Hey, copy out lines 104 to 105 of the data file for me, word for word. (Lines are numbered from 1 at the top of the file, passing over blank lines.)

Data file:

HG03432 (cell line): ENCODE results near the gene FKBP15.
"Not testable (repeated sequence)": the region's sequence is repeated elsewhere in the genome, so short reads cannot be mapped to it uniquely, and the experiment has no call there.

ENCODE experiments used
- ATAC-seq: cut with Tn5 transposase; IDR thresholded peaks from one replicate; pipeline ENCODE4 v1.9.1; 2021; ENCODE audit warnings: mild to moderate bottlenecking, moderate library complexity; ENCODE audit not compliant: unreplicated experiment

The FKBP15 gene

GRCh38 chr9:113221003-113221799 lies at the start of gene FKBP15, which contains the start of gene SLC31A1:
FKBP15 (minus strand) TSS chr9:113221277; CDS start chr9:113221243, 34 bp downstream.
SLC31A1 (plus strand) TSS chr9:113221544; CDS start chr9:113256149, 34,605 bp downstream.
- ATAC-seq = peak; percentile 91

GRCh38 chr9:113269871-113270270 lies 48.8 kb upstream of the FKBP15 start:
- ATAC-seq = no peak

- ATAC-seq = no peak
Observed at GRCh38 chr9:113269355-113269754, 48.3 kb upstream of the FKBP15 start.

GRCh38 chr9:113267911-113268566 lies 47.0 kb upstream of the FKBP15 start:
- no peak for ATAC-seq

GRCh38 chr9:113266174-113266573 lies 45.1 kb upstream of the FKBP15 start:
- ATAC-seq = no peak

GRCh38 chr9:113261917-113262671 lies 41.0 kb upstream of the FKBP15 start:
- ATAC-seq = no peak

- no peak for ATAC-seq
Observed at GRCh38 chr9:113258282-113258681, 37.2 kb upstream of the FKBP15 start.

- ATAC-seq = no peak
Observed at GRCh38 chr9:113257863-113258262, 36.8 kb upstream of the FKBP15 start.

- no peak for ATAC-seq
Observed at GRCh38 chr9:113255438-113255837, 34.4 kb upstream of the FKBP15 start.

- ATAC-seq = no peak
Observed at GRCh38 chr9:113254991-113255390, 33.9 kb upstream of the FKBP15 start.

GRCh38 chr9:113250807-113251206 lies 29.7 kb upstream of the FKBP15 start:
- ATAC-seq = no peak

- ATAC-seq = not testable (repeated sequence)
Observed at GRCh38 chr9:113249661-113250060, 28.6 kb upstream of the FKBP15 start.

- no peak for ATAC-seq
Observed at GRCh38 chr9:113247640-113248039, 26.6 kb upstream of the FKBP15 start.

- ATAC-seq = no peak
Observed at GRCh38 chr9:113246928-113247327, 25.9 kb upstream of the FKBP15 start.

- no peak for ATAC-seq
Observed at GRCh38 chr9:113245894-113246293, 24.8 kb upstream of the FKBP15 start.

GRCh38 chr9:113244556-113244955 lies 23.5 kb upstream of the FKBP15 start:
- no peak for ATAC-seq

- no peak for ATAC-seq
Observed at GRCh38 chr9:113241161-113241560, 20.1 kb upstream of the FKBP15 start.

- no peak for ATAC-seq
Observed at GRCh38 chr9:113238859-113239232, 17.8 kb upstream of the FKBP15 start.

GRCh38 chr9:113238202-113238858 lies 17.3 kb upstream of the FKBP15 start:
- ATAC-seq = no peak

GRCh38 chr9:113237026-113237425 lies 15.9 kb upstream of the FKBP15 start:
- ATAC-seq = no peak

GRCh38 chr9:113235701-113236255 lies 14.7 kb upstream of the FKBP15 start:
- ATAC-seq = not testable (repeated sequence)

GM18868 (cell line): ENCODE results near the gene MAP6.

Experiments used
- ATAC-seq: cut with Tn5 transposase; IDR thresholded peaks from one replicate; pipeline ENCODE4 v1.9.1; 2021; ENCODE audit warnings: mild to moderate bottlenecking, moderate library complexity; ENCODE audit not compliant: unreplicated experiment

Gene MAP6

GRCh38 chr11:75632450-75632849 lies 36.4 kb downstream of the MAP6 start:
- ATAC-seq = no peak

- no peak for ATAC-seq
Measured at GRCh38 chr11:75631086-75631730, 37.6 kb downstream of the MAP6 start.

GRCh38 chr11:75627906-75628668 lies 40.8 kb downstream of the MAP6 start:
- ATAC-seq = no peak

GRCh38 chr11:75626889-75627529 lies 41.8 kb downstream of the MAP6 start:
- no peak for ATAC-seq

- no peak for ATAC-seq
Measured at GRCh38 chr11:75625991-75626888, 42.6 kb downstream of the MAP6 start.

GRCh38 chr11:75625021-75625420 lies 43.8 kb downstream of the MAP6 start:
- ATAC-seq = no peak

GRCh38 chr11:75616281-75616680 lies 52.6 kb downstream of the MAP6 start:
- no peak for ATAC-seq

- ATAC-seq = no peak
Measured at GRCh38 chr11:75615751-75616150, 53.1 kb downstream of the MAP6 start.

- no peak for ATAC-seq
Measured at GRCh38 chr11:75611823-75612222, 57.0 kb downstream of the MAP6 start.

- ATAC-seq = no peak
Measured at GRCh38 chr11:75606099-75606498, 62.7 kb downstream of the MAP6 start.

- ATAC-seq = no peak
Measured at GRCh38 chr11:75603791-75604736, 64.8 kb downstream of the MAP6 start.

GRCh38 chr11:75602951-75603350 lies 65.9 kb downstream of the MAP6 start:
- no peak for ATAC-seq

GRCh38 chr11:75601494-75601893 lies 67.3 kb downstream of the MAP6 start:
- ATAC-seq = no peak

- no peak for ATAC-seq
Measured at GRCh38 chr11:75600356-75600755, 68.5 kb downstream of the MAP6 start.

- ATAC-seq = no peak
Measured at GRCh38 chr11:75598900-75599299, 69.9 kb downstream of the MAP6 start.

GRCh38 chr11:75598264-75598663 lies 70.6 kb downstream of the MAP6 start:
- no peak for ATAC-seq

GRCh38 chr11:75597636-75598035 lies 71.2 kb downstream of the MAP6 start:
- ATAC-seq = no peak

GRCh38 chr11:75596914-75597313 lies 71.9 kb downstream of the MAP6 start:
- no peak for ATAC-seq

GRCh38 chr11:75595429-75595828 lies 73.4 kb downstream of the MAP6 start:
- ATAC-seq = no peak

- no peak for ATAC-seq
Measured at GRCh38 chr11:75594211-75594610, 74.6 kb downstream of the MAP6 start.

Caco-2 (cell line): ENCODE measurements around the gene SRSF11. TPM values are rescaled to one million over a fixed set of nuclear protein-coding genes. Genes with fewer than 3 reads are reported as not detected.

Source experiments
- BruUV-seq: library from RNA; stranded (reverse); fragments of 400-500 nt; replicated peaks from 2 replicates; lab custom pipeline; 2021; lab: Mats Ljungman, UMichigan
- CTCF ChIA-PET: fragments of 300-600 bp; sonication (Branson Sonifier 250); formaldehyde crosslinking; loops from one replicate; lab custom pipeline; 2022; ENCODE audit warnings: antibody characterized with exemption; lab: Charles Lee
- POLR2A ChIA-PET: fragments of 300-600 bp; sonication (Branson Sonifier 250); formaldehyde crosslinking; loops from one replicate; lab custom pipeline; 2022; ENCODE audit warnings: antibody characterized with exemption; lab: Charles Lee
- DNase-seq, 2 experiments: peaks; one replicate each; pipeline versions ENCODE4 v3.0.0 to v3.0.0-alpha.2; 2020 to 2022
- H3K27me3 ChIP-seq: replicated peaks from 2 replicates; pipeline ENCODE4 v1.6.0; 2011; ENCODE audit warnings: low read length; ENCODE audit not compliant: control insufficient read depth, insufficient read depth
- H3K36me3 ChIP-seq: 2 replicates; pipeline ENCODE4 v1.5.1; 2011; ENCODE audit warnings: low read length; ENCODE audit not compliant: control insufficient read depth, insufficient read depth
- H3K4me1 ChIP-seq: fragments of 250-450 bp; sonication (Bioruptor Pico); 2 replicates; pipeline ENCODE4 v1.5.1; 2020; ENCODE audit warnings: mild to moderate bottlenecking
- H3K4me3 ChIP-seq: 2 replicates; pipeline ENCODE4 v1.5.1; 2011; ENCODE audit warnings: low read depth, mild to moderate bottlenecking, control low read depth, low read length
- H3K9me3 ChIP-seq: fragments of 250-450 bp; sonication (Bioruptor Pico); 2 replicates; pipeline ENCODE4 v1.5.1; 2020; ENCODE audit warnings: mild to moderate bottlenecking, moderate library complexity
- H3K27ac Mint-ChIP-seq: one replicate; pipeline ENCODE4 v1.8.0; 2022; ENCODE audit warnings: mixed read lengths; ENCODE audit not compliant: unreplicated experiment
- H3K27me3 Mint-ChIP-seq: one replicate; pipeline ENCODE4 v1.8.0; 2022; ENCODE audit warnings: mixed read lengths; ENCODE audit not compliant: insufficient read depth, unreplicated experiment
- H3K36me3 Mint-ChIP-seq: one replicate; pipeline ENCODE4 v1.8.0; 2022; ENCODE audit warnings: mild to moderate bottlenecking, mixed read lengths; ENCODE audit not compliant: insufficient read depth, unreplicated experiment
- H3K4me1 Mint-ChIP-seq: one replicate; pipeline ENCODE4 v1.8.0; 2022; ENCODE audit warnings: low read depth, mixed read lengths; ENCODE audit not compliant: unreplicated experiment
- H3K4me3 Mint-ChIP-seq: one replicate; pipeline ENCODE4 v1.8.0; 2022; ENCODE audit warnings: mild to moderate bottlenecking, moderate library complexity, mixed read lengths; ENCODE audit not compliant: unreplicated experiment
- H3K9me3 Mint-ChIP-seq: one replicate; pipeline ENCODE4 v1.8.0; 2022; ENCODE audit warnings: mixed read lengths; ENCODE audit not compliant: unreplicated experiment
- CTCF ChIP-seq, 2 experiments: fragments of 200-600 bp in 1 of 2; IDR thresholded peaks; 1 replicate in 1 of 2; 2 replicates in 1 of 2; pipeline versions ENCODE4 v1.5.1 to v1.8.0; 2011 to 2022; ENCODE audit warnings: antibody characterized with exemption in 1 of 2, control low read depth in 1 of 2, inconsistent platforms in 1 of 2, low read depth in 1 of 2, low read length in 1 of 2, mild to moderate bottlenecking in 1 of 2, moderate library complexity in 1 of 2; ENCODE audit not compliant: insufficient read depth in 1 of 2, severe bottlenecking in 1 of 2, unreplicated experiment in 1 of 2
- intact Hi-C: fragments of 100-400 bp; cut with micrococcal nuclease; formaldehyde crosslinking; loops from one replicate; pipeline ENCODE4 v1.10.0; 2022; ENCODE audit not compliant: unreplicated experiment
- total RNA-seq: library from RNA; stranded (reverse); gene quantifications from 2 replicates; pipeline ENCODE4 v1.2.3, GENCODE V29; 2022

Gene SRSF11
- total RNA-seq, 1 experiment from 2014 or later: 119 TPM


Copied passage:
- H3K9me3 ChIP-seq: fragments of 250-450 bp; sonication (Bioruptor Pico); 2 replicates; pipeline ENCODE4 v1.5.1; 2020; ENCODE audit warnings: mild to moderate bottlenecking, moderate library complexity
- H3K27ac Mint-ChIP-seq: one replicate; pipeline ENCODE4 v1.8.0; 2022; ENCODE audit warnings: mixed read lengths; ENCODE audit not compliant: unreplicated experiment